There’s an uproar in France today among baccalauréat students because their English exam expected them to discuss the ways in which a certain fictitious personage managed to cope with the horrors of the bombardment of his village. Apparently hordes of students had simply never encountered the verb “to cope”, and they’re now trying to suggest that this is some kind of exotic or antiquated verb. That’s to say, they’re attempting vainly to drown their ignorance in ridicule.
The funniest thing of all is that “cope” is a variant of the French noun “coup” (a blow dealt to an opponent). So, coping with an obstacle means that you’ve managed to deal it a blow.
I reckon that, back in my native Australia, I must have been about five years old when I mastered the verb “to cope”. That’s what our life Down Under was all about: coping with adversity.
I’m convinced that the main reason why the French run into so many problems in trying to master English is that they find it hard to liberate themselves from the powerful attraction of their own native language. I wouldn’t be surprised to find that French readers, running into the verb “cope”, imagine vaguely that it might mean “écoper” (to cop punishment). Consequently, the students were confused by the possibility that they might be expected to talk about the ways in which the fictitious personage copped punishment from the horrors of the bombardment of his village. Or maybe this fellow was intent upon punishing the forces behind the bombardment. Or whatever…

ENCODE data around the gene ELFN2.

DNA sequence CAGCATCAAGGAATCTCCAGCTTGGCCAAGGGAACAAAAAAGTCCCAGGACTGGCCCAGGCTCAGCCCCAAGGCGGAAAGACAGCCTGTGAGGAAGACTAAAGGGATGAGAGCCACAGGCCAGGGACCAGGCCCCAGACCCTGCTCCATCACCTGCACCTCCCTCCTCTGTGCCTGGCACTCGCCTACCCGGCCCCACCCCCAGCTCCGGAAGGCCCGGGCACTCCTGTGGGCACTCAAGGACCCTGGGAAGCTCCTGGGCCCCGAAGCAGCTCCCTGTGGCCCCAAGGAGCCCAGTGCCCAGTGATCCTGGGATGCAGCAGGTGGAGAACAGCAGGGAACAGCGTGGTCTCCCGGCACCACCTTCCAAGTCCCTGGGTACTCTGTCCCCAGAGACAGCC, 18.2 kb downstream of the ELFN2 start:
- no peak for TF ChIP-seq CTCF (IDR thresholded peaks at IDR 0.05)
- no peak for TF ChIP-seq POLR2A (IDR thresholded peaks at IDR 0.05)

In the domain of foreign languages, the French can be terribly stubborn. For years, I’ve been trying spasmodically to point out that a sad individual who has a constantly negative relationship with the problems of existence should not be designated as a “looser”, because the verb “to lose” and the adjective “loose” have strictly nothing in common. But French people persist in making this error.
These days, I’ve come to sense the kind of English traps that French people fall into. For example, they’re almost incapable of understanding the elementary adverb “solely” in a simple sentence such as “It’s solely a question of taste”. In spite of their adverb “seulement”, they don’t seem to grasp the simple fact that “solely” is a blend of “only” and “uniquely”.
Once, when I worked as a technical writer with a major French software company, their technical genius tried to convince me that standard English is simply a convenient second-class language, useful solely as a communication tool, which doesn’t deserve to be taken too seriously. To Hell with Shakespeare and all the rest! I told my colleague [now a senior Internet administrator] that I didn’t agree. He smiled, as only a smug English-speaking Frenchman might smile.